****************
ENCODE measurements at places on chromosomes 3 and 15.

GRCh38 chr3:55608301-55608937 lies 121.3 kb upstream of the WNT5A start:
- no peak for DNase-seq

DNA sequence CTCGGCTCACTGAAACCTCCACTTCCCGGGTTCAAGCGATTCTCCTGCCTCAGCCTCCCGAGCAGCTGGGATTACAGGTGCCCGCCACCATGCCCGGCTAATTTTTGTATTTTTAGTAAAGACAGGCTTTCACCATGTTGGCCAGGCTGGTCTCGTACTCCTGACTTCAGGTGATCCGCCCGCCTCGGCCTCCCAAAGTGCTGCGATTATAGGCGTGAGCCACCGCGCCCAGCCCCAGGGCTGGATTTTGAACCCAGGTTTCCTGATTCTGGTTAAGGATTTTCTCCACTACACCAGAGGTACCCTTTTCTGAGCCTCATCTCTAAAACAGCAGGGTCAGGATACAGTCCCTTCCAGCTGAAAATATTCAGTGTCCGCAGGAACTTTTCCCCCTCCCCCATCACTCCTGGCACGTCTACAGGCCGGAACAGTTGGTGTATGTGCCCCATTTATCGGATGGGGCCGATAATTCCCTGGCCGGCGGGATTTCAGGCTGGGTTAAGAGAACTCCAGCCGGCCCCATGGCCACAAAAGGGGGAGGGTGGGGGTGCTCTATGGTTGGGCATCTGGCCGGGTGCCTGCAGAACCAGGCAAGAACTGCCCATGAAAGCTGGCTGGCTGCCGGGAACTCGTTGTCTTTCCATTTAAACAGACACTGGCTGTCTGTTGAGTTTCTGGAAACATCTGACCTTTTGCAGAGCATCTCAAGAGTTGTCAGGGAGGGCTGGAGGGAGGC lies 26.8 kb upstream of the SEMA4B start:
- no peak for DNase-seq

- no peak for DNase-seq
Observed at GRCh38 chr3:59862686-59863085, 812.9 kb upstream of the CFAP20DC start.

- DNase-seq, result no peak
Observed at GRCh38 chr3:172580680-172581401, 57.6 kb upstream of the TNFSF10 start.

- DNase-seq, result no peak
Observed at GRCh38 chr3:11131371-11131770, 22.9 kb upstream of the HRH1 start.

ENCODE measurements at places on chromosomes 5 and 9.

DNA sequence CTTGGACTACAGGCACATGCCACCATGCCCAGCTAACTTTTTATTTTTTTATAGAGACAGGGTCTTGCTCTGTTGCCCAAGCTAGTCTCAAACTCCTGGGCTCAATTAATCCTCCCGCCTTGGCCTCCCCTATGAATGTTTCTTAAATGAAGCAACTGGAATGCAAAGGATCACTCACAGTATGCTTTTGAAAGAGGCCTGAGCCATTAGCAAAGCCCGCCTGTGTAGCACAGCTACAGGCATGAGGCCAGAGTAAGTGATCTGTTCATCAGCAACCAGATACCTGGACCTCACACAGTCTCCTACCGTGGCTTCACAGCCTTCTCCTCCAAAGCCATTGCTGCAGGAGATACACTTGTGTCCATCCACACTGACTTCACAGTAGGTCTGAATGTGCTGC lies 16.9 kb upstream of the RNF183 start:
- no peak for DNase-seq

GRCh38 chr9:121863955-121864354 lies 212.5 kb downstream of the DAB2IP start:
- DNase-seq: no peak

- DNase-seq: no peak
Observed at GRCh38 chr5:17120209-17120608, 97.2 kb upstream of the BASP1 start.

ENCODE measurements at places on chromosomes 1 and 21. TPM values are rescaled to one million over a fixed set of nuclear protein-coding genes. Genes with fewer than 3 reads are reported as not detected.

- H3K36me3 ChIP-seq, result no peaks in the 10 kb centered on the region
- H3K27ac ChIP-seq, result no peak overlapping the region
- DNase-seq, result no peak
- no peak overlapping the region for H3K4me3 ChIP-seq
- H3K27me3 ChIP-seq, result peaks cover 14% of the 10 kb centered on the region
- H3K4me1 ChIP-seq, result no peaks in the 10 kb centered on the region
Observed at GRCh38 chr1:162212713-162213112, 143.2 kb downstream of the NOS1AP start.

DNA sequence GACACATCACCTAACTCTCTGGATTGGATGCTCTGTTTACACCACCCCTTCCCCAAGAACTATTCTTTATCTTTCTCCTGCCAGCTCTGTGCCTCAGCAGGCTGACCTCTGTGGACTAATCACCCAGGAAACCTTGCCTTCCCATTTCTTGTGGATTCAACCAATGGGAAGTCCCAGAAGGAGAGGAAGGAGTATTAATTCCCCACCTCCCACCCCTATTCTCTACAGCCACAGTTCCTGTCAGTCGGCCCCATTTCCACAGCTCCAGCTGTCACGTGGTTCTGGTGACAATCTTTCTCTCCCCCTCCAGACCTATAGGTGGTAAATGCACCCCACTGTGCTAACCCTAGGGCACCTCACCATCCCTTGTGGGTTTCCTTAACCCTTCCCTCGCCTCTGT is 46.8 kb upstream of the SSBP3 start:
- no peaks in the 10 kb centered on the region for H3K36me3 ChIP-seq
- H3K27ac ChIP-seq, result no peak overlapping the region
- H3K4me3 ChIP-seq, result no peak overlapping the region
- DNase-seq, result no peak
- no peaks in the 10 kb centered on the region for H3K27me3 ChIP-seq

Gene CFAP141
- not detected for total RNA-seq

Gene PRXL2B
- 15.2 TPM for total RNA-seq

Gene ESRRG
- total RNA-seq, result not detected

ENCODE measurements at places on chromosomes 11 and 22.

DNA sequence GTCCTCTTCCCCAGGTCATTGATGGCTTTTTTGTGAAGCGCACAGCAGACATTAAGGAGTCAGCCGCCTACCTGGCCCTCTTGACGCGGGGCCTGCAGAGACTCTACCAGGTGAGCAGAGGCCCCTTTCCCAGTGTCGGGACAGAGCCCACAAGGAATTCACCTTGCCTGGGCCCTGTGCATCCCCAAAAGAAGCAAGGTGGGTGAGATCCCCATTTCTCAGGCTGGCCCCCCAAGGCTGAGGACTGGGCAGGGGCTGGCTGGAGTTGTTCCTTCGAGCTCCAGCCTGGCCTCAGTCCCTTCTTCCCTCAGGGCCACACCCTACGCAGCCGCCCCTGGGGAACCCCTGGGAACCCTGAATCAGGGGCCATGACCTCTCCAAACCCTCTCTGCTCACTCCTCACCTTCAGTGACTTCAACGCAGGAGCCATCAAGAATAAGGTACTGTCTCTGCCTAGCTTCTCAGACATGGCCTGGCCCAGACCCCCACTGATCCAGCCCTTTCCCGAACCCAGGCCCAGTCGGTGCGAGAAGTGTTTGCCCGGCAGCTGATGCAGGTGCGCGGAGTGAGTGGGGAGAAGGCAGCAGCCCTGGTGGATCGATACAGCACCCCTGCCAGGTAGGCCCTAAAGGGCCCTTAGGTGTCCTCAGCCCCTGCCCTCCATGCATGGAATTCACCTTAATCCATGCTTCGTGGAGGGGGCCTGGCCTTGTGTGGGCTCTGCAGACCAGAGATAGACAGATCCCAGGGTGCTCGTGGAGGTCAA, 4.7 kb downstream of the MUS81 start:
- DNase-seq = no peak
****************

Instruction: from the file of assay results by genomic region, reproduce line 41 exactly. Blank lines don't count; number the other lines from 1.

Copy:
- DNase-seq = no peak